Bed banks insist they may still leave ABTA as a result of the ruling on liability and have pledged to make their positions clear within weeks if not days.

The ruling made it clear ABTA bed banks are liable for accommodation-only bookings if the ABTA agency the consumer books through collapses.

It is understood hotels4u.com and Med Hotels, which operate under one ABTA membership as agents not principals, are seriously weighing up whether to stay in the association, while rumours suggested the Thomas Cook-owned bed banks would alter their payment terms with ABTA agents.

But sales and marketing director Teresa Walsh said no decision had been taken. “It is still under review,” she said.

Somewhere2stay, which trades as both a principal and an agent depending on the retailer’s preference, said a decision would be made “in the next week or so”. Options include leaving ABTA or changing payment terms to get ABTA agents to pay customer money over earlier.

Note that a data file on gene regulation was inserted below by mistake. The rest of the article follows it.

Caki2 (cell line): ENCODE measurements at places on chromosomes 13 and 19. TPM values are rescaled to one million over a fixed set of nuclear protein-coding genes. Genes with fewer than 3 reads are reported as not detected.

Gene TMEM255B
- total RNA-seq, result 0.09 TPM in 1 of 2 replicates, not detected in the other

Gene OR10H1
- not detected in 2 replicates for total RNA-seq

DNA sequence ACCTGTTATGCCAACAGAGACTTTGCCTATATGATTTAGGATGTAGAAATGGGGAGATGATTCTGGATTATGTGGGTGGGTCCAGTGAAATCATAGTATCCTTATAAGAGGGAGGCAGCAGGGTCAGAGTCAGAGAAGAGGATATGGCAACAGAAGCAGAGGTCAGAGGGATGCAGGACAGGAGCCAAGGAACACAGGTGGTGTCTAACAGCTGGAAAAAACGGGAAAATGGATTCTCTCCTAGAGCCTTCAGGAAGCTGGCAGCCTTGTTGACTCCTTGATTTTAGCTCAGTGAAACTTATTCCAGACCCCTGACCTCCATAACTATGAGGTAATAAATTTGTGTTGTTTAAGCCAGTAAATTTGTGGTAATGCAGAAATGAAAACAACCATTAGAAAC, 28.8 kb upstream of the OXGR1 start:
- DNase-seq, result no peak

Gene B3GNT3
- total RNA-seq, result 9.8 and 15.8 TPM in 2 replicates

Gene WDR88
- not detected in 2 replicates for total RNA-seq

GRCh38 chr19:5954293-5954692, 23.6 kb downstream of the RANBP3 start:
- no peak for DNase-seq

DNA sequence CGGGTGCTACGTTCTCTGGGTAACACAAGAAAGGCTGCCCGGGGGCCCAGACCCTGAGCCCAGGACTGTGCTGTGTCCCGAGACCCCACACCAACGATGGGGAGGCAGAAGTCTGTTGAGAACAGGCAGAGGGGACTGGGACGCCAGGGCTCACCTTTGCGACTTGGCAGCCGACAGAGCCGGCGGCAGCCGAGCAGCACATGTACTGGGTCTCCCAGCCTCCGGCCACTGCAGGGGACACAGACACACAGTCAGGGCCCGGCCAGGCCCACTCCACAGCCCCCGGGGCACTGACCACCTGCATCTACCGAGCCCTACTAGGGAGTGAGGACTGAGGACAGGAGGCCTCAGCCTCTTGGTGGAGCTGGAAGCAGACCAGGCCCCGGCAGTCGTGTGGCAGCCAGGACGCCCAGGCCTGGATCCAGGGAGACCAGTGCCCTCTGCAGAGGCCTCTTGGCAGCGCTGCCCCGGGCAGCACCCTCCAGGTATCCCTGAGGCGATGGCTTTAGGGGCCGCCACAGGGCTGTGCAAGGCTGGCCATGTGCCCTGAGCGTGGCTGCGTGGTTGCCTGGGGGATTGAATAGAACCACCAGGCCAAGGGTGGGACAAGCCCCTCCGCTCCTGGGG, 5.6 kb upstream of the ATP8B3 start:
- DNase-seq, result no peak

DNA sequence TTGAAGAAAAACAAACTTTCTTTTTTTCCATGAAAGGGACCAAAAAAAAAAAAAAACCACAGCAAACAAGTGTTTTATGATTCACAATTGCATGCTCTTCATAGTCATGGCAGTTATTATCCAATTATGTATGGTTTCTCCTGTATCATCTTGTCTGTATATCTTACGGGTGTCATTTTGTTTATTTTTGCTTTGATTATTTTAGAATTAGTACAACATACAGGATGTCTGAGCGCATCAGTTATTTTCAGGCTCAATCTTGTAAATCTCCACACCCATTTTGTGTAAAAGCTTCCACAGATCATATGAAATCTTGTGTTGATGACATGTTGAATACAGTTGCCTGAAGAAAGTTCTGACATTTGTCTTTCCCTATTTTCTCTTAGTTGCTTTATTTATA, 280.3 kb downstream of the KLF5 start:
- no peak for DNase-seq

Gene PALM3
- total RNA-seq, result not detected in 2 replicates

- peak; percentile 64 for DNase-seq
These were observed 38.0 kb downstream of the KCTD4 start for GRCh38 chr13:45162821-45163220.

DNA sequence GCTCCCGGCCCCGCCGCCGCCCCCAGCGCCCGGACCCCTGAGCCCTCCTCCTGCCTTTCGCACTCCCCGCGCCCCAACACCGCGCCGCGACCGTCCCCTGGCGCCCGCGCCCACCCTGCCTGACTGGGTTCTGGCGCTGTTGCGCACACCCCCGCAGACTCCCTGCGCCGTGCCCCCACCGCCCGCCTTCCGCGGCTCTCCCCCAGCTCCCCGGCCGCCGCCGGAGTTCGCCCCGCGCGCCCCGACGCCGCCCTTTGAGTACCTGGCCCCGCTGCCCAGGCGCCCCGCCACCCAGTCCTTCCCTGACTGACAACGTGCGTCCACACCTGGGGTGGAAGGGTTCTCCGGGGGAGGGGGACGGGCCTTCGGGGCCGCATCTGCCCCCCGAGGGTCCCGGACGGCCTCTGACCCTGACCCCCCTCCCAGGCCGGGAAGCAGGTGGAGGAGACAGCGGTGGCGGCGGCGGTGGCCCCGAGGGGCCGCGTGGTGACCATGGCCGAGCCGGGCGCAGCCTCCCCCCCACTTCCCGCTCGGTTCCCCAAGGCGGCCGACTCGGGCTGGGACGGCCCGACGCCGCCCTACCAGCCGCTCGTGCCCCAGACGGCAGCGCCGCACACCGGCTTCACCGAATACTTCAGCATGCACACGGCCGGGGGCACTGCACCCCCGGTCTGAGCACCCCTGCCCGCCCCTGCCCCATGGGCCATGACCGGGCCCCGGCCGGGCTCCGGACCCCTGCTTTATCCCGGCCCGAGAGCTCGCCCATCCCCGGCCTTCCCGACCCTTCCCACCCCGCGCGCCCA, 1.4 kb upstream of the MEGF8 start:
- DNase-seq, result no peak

Managing director Stuart Jackson said: “We are still considering our position and have a number of options, but I am not going to prevaricate for too long on this.”

If bed banks change their payment terms with ABTA agents, there could be a concern it would “play into the hands” of non-ABTA bed banks, he added.

Youtravel.com is also in talks with ABTA and is reviewing its membership, despite the fact it acts as a principal on all bookings rather than as an agent.

Sales and marketing director Paul Riches said: “We are still in talks with ABTA to fully understand the implications as a principal.”

Advantage chief executive John McEwan said the consortium was giving its bed bank suppliers two weeks to hand over details of their policies and would then let members know its policy on which bed banks to work with. It has already indicated it could not work with non-ABTA bed banks that refuse to accept liability in the event of an agency failure.

Speaking as ABTA chairman, McEwan added that the ruling would only be tested when another agency collapses. “In many respects it will force the issue when we have the next major failure.”